Gore, violence and strong language. A Tale of the Undead by Scott Kenemore. Peter is a zombie. He wakes up not knowing who he is or where he is. It seems that he has been in a fatal car accident, hence the zombification.

His memory of anything before the wreck is spotty at best. Title of the rock song on the radio? Yes, and he specifically remembers Chief Wiggum. This is what makes Peter special. He is a zombie, but he can remember some events, feelings, and memories.

He can even remember what sarcasm is and on more than one occasion uses it. Peter sets out to find people not to eat them, though. He learns he has a girlfriend who he really cares about, and decidesf to find her. At this point Peter is still passing as a human, albeit a sick-looking one. He has not had any of the delicious zombie staple, brains. Gradually, the human that Peter was before and the zombie that he is now, meld. Peter is able to justify the eating of human brains because zombies are higher on the food chain.

He gathers his own gang of zombies and they travel throughout the countryside, feasting on any humans that cross their path. This makes him happy for a while, or at least as happy as a zombie can get. This book is in turns funny and profound. It definitely left me with unexpected thoughts and feelings. It left me with ideas and concepts that I mulled over days after I finished the book.

I would highly recommend it for library collections. It contains some very practical information, like what types of weapons to use; the best kind of clothing to wear; panic zones to avoid if you want to live; and where the best places are to hide. Dale even gives advice on the proper soundtrack playing in your head of course—the zombies would hear you otherwise to aid you in your survival.

Of course one crucial bit of information that is repeated found throughout the book is that there is no cure! It is definitely a fun and informative read. I feel I am now fully prepared to survive the zombie hoards when they finally come. Adult language, creepy illustrations, lots of sarcasm. When last we saw Jeff, Megan, George, and Jason at the end of Comes the Dark , the first book in the Dark Trilogy , they had survived hordes of flesh-eating zombies, only to be captured by a small group of gun-wielding humans.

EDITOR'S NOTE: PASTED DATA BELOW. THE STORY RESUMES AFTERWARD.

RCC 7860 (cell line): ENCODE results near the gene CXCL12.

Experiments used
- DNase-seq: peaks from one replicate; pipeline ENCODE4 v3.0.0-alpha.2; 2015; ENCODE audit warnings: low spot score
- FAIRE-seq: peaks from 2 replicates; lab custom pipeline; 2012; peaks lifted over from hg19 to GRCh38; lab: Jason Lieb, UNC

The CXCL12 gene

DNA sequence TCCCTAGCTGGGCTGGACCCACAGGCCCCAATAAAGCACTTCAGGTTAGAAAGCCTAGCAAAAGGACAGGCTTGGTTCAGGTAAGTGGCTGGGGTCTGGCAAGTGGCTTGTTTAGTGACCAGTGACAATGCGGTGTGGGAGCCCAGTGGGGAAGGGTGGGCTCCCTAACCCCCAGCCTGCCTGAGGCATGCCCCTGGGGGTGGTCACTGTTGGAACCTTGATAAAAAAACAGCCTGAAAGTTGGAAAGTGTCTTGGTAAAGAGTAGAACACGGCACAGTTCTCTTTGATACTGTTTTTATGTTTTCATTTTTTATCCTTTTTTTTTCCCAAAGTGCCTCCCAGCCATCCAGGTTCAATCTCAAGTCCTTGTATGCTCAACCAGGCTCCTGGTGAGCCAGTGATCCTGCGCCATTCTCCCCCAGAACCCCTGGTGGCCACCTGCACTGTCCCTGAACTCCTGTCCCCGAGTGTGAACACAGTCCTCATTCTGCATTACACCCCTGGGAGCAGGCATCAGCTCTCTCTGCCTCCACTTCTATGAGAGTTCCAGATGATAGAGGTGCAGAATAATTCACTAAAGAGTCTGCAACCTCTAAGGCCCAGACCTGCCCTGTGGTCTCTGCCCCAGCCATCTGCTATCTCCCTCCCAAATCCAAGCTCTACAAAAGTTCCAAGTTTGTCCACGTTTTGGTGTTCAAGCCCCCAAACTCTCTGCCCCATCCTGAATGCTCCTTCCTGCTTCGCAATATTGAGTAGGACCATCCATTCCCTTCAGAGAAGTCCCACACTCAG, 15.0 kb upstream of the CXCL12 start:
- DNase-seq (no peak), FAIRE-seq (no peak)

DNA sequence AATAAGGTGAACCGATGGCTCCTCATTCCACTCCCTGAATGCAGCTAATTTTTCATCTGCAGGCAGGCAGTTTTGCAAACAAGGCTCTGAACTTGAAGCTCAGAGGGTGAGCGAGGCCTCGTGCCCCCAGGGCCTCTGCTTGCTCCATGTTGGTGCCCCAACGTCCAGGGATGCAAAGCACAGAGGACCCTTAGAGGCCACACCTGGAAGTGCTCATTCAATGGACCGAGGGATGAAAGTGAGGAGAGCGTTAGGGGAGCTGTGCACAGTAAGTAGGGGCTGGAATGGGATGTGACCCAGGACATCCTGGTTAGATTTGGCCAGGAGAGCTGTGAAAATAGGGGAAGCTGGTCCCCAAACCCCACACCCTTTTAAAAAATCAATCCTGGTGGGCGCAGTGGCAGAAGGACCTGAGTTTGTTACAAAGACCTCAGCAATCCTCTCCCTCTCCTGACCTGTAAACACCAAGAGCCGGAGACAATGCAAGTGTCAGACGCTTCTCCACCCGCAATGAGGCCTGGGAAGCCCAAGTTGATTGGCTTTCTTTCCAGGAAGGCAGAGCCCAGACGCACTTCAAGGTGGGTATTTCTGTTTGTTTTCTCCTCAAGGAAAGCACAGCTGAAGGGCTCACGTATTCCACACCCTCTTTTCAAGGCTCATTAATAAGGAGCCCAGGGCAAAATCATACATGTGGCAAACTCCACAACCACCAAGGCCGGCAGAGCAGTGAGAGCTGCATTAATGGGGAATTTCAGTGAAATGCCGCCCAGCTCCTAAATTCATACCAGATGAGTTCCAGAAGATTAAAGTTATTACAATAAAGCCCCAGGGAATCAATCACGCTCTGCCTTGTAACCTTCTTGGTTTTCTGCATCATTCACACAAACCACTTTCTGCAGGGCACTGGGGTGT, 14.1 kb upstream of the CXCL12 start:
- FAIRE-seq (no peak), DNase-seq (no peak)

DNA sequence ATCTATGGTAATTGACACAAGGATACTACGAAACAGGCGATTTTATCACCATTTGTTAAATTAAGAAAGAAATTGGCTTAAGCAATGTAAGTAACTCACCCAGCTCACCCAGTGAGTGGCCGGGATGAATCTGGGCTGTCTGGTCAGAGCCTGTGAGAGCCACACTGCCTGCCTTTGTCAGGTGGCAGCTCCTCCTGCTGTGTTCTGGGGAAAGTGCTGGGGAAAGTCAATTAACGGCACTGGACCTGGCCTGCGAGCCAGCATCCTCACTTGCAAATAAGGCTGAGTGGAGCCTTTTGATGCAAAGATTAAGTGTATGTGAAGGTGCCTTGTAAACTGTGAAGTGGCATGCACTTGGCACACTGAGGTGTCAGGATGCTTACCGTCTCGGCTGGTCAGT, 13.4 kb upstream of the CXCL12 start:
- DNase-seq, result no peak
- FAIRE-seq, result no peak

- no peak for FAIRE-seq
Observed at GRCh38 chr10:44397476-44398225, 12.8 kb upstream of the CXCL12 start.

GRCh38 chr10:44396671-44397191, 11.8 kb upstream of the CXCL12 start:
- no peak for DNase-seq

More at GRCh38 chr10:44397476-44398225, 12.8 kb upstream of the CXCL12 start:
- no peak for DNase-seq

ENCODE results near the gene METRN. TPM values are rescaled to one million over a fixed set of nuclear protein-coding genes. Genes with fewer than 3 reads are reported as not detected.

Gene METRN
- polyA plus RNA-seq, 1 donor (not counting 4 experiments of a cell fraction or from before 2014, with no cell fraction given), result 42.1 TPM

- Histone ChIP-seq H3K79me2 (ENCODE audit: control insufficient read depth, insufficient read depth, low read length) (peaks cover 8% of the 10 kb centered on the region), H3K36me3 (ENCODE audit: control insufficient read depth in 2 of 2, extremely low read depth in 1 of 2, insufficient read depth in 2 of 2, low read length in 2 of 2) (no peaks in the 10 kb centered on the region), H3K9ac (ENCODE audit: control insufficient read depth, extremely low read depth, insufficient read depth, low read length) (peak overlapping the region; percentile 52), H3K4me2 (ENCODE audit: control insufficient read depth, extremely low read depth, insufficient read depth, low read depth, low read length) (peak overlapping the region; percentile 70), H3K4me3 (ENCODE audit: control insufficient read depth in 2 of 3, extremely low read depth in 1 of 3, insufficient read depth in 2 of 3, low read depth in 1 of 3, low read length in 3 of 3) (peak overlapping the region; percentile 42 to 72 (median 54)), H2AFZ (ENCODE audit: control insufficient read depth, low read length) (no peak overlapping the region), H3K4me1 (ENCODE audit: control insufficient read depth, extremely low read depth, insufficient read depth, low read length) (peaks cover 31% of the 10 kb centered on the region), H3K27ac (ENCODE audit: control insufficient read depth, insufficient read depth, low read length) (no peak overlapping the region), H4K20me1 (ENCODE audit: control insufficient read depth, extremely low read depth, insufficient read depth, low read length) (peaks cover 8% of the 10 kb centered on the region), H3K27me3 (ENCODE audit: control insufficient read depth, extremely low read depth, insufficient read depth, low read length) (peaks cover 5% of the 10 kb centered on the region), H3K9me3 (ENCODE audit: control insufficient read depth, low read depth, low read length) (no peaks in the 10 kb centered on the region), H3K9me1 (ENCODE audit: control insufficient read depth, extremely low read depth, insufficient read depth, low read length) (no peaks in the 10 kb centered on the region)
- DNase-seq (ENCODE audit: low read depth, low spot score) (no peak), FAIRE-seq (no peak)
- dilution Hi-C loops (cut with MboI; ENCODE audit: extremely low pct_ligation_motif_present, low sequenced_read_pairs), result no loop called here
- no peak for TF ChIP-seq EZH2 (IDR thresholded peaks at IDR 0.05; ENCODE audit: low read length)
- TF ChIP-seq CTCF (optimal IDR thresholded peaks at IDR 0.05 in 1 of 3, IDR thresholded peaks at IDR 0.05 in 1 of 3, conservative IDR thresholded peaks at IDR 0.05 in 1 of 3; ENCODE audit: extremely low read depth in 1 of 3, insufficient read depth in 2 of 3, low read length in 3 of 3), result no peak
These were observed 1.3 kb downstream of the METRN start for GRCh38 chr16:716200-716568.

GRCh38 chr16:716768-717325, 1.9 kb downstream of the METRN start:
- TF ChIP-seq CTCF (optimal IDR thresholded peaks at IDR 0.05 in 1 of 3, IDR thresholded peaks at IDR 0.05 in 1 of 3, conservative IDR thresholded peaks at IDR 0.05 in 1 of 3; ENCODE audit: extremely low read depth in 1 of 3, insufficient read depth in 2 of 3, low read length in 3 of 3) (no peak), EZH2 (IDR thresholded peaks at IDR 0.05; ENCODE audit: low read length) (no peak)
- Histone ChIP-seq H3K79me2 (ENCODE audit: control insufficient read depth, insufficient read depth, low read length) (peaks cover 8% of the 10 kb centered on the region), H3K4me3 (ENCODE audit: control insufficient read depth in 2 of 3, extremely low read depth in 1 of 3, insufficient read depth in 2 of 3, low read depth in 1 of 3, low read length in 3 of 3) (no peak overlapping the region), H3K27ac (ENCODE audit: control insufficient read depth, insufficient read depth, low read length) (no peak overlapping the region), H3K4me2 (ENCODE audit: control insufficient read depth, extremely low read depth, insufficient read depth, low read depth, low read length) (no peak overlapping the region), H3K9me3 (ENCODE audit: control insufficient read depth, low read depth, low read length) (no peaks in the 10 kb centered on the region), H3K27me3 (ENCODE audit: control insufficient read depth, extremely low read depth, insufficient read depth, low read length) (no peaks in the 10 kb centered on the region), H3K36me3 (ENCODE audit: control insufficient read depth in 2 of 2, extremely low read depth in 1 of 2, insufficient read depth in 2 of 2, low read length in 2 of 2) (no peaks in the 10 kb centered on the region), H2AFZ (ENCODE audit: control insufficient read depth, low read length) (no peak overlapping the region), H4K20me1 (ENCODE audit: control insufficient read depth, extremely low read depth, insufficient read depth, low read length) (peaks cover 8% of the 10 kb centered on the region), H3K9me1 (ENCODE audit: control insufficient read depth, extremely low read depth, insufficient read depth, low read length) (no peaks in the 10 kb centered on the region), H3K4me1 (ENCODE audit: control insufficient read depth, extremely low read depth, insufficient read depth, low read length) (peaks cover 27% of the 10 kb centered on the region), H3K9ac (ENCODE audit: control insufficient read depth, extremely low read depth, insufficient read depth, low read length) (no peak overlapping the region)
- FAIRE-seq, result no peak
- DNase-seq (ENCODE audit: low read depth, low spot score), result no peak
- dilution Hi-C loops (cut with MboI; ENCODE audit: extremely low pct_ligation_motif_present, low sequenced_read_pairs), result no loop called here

Into the Dark starts right where the last book left off. Jeff and his friends are taken at gunpoint to a camp fortified by circled RVs, led by Michael. Michael is the leader of a group of survivors that number about a dozen. Everything seems fine, until Michael tells the newcomers that no one is allowed to leave. He wants to use the camp as a base for rebuilding civilization, and he won't allow anyone to upset his plans.

They just want to eat. Comes the Dark was a fine, if unspectacular, zombie novel with good characterization, but didn't add much to the undead canon. With Into the Dark , D'Orazio has stepped up his game, writing a thrilling page-turner, in which the zombies don't even show up!!!

Michael has depth; it seems as though some secret is driving his need to control and his desire to rebuild. Cindy is that crazy chick you love to hate, and you just know she is going to cause some REAL trouble. Lydia is a caregiver, seemingly soft, but with hidden depths of strength.

The two groups clash early and often. There is plenty of stuff going on, aside from those pesky flesh munchers waiting in the wings.

Once the zombies do show up, the action is fast, bloody, and frightening. D'Orazio builds the tension with the human conflict, until it explodes into violence against the undead. But even when the survivors must work together to fend off the slavering zombies, their fears, anger and jealousies bubble just under the surface.

It seems to me that D'Orazio has improved between the first book of this trilogy and the second. The dialogue crackles, the characters have more depth, and he doesn't need to throw in a zombie fight every few pages.

This is much more of a character driven book, and the story is all the better for it. If D'Orazio keeps up this quality of writing, and, perhaps, branches off into other horror territory, I could see him making quite a name for himself.